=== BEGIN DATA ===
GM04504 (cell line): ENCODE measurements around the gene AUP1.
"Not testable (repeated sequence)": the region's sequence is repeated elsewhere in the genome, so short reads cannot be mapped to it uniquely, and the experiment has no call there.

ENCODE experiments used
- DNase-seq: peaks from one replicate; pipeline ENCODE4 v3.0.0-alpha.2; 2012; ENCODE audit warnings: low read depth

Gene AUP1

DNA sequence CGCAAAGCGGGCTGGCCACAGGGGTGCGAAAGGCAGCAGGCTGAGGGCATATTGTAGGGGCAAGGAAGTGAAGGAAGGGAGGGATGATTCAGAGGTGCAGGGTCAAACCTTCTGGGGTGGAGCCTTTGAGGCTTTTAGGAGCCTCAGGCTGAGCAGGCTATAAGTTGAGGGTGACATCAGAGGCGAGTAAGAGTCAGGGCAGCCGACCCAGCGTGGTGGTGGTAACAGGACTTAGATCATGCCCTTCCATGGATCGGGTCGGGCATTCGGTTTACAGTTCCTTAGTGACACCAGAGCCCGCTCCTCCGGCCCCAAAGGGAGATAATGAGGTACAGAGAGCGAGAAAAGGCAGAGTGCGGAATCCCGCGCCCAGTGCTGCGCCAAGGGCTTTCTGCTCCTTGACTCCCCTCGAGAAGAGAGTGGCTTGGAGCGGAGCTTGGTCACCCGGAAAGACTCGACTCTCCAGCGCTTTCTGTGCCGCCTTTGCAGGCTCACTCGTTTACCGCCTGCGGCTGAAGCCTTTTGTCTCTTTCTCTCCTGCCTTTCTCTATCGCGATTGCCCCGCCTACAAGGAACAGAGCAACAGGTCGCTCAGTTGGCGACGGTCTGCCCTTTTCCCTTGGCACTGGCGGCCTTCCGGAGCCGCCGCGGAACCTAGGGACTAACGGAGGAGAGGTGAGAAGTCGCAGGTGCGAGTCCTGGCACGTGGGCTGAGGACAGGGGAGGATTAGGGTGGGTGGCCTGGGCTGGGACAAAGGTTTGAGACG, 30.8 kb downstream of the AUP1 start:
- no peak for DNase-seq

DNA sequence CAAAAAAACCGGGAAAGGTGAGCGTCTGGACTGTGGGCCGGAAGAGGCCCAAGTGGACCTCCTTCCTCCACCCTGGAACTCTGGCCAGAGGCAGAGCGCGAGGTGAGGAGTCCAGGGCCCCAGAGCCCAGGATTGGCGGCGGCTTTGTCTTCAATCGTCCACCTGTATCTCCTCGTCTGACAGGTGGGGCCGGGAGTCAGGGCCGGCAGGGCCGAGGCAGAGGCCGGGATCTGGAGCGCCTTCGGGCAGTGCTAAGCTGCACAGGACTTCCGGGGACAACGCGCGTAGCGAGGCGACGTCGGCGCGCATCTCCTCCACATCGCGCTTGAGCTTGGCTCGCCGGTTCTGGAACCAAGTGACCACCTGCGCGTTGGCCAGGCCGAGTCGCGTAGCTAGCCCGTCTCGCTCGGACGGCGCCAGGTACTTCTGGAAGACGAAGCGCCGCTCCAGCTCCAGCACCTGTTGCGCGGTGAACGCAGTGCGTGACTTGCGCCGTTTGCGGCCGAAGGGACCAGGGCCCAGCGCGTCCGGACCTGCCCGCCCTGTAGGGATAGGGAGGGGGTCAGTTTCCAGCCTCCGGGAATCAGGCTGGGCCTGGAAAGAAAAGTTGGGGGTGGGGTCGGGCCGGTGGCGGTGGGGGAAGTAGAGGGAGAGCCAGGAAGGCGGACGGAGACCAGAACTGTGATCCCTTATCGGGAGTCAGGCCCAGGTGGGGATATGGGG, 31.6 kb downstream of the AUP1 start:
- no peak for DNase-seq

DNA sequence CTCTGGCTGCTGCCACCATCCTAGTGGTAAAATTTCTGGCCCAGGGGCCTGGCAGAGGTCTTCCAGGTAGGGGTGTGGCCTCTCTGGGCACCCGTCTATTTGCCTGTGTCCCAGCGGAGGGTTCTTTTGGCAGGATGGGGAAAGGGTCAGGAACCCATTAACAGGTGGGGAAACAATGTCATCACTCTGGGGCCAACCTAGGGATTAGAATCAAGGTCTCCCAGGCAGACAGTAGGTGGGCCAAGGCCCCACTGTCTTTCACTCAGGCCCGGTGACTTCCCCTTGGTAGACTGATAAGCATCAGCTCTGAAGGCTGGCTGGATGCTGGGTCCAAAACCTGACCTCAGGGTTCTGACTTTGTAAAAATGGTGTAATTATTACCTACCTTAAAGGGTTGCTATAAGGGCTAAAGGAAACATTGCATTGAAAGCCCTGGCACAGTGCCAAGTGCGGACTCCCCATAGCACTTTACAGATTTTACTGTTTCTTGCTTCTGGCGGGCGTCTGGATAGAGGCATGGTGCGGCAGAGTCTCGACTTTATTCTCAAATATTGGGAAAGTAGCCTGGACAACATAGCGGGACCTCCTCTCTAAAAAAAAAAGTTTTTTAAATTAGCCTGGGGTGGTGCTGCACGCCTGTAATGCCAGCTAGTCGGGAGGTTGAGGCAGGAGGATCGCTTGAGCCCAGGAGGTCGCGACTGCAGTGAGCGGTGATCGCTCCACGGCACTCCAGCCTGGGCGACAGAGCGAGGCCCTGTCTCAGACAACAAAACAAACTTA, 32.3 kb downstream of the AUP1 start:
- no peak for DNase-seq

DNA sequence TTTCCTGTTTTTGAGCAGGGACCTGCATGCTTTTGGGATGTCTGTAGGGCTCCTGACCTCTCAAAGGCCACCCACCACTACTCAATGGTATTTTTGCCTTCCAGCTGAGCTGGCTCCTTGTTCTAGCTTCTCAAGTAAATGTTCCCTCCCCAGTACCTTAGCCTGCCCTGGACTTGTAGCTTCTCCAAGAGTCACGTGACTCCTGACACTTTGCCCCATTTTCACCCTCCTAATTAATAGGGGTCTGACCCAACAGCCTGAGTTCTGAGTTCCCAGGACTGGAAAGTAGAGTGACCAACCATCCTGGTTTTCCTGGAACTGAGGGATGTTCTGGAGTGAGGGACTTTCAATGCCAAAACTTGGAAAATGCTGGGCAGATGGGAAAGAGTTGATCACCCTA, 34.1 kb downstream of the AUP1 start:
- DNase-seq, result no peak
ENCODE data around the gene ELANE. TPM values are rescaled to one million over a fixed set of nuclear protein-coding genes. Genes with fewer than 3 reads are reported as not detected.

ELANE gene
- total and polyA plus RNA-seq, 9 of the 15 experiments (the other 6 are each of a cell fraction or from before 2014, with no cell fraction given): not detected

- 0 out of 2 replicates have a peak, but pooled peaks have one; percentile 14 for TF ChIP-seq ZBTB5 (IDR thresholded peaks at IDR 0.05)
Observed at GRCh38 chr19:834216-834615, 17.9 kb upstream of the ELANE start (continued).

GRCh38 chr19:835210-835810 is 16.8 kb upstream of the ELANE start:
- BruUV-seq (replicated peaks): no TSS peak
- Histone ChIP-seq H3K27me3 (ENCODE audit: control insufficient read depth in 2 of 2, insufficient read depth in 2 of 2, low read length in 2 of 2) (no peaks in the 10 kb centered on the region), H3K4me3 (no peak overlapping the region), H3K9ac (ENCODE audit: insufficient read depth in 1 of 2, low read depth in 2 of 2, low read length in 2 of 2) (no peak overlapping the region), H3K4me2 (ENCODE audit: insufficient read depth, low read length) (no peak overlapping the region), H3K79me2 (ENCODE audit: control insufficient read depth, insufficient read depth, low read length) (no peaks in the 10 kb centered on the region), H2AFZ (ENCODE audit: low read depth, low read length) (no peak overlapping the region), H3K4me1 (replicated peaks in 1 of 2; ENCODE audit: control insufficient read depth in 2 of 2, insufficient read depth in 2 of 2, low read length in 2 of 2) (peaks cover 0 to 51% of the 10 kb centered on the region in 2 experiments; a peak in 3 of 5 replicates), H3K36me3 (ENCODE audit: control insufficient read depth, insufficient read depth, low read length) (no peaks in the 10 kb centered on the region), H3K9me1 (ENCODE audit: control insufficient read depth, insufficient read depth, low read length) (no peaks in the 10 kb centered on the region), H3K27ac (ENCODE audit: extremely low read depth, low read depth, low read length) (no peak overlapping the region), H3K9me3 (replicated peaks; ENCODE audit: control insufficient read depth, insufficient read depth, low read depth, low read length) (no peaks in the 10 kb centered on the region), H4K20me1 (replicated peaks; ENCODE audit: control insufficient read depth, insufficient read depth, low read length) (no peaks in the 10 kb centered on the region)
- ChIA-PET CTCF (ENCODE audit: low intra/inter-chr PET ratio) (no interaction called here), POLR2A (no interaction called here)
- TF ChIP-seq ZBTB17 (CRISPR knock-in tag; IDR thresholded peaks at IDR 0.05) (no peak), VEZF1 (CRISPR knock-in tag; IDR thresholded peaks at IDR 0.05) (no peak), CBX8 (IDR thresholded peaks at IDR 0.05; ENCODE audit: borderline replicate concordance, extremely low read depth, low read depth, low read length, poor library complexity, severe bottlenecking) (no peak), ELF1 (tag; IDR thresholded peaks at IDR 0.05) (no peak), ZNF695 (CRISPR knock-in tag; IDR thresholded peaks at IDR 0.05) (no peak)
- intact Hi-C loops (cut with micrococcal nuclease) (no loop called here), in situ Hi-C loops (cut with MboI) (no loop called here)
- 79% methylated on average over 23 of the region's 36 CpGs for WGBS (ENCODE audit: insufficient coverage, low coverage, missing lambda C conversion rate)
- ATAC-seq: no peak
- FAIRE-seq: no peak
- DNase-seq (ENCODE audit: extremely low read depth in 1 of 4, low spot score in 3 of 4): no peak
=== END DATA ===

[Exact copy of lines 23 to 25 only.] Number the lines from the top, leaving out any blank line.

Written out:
- TF ChIP-seq ZBTB17 (CRISPR knock-in tag; IDR thresholded peaks at IDR 0.05) (no peak), VEZF1 (CRISPR knock-in tag; IDR thresholded peaks at IDR 0.05) (no peak), CBX8 (IDR thresholded peaks at IDR 0.05; ENCODE audit: borderline replicate concordance, extremely low read depth, low read depth, low read length, poor library complexity, severe bottlenecking) (no peak), ELF1 (tag; IDR thresholded peaks at IDR 0.05) (no peak), ZNF695 (CRISPR knock-in tag; IDR thresholded peaks at IDR 0.05) (no peak)
- intact Hi-C loops (cut with micrococcal nuclease) (no loop called here), in situ Hi-C loops (cut with MboI) (no loop called here)
- 79% methylated on average over 23 of the region's 36 CpGs for WGBS (ENCODE audit: insufficient coverage, low coverage, missing lambda C conversion rate)